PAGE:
When given the statement "Mitt Romney is electable," 79.4 percent of Republican caucus goers agreed. This was an increase of almost 17 percent since March. Giuliani, with 73.9 percent, was considered the second-most-electable candidate, a drop of 8.5 percent. Thompson was considered electable by 57.7 percent of Republican caucus goers. Only 31.5 percent of Republican caucus goers agreed that McCain was electable, a decrease of more than 30 percent. Brownback, with 23.9 percent, was considered the least electable of the candidates included in this battery of questions.
"Perceptions of strength and electability are clearly tied to the overall support given to a candidate," Redlawsk said. "The sharp increase in support for Romney and drastic decrease in support for McCain are evidence of this link."
Respondents were asked how satisfied they are with the current crop of candidates and how likely they are to change their preference before the Iowa Caucuses in January.
"In Iowa, the Republican race is far from settled," Redlawsk said. "Romney leads by a substantial margin, but an even larger number of Republican caucus goers are undecided, and many are unhappy with the candidate choices available to them. And though Romney leads, his supporters still seem willing to consider other candidates."
When asked how satisfied they are with their candidate choices, Republican caucus goers were far less satisfied than Democrats. Only 16.1 percent of Republicans considered themselves "very satisfied," compared to 41.3 percent of Democrats. Likewise, 21.2 percent of Republicans were "not satisfied" compared to just 7 percent of Democrats.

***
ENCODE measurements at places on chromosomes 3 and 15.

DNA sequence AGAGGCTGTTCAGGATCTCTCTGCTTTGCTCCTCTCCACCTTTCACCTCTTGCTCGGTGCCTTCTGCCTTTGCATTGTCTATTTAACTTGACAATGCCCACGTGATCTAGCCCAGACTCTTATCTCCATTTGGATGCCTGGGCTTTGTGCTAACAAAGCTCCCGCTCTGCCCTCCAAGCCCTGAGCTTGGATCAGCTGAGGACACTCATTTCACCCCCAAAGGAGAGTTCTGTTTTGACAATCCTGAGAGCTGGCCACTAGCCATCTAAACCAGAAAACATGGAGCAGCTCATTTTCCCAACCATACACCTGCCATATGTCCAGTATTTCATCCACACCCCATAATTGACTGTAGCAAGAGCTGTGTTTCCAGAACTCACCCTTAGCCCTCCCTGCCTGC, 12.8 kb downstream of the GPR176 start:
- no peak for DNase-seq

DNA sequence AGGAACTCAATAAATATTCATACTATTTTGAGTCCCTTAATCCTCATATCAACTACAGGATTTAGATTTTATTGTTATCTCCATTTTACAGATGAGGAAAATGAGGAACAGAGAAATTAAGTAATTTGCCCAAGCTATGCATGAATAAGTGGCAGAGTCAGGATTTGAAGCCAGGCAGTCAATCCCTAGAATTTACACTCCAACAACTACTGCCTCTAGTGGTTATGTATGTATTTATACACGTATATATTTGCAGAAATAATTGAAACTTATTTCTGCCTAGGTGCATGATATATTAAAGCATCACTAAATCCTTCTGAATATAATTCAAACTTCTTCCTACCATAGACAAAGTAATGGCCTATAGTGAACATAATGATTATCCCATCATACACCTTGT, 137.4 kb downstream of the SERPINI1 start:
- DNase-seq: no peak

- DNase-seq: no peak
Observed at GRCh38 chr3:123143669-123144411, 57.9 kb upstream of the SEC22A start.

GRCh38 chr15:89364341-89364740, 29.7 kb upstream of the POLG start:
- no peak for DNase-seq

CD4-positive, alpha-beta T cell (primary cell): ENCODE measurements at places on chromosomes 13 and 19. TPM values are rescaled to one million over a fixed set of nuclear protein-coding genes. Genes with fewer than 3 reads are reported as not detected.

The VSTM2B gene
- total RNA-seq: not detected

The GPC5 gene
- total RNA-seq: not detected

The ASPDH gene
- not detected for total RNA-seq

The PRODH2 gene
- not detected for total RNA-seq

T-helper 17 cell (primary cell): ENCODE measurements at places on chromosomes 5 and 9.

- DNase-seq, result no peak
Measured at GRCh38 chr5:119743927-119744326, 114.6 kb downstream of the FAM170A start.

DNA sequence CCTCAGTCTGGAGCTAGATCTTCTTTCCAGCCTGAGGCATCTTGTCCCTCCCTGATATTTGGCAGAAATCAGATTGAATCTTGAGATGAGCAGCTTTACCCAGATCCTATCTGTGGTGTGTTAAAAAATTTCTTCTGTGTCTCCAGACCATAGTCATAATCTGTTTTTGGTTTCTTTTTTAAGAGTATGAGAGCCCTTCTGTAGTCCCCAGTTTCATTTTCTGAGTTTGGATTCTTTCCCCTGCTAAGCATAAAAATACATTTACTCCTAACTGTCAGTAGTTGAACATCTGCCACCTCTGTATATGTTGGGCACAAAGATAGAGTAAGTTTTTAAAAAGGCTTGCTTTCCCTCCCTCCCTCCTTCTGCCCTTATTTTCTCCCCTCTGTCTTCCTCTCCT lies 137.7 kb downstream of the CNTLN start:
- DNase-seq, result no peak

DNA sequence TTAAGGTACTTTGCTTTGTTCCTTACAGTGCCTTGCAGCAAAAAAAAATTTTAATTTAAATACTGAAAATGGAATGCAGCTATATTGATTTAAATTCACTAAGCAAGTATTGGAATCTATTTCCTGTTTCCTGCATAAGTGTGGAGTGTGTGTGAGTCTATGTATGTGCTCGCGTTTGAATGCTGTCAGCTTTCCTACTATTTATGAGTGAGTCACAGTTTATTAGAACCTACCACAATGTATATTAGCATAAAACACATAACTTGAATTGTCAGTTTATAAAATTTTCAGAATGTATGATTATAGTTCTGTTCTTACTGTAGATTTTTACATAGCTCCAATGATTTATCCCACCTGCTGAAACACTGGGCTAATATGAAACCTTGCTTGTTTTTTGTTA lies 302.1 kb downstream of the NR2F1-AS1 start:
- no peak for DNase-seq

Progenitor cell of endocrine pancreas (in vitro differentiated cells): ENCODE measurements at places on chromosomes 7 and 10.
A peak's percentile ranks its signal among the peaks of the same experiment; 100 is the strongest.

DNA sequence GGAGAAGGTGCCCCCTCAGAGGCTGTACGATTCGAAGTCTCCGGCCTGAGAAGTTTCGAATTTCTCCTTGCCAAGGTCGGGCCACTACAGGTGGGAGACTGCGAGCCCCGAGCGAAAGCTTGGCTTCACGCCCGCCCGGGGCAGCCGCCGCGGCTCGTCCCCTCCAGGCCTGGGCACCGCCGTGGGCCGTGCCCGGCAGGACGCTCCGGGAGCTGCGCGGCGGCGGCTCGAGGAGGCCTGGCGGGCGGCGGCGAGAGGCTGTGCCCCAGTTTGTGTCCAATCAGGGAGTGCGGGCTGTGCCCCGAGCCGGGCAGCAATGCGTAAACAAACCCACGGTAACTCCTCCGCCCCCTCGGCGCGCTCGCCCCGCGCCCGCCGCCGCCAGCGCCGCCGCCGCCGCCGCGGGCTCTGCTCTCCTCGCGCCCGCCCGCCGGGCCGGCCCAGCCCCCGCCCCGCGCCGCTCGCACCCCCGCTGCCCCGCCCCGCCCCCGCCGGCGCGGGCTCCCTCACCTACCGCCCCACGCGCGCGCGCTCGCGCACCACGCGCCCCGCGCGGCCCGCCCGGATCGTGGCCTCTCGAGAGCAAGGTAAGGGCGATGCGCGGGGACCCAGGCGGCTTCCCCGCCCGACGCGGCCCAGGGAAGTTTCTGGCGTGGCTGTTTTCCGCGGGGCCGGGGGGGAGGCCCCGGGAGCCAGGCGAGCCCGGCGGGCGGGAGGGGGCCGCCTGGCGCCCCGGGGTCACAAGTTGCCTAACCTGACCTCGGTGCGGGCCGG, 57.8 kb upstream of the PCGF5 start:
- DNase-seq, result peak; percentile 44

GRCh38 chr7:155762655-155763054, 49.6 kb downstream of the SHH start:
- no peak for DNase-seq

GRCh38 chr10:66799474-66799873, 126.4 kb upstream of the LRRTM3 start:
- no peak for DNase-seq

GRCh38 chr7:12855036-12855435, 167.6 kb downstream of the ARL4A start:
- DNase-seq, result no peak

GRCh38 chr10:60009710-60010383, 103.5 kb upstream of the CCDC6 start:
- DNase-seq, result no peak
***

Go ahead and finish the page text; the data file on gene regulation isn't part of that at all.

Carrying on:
More than 72 percent of Republican caucus goers with a current candidate preference said they were "very" or "somewhat" likely to change their caucus preference. Only 26 percent said they were not at all likely to change. In comparison, 33 percent of Democratic caucus goers said they were not likely to change their preference.
"Given that the caucuses are five months away, it's not surprising that large numbers are still at least somewhat fluid in their preferences," Redlawsk said. "But it may be meaningful that more Republicans than Democrats feel this way, especially coupled with the high percentage of 'don't know' responses among Republican caucus goers."
Supporters of former Arkansas Gov. Mike Huckabee and of Brownback were most likely to say they stand firm in their support (Huckabee, 62.5 percent; Brownback, 46.2 percent). Thirty-five percent of Thompson supporters said they wouldn't change their minds, compared to 25.7 percent of Giuliani supporters and 20.5 percent of Romney supporters.
Iowa Straw Poll
A sample of 222 people who were considered the most likely Republican caucus goers were asked a series of questions about the Aug. 11 Straw Poll in Ames.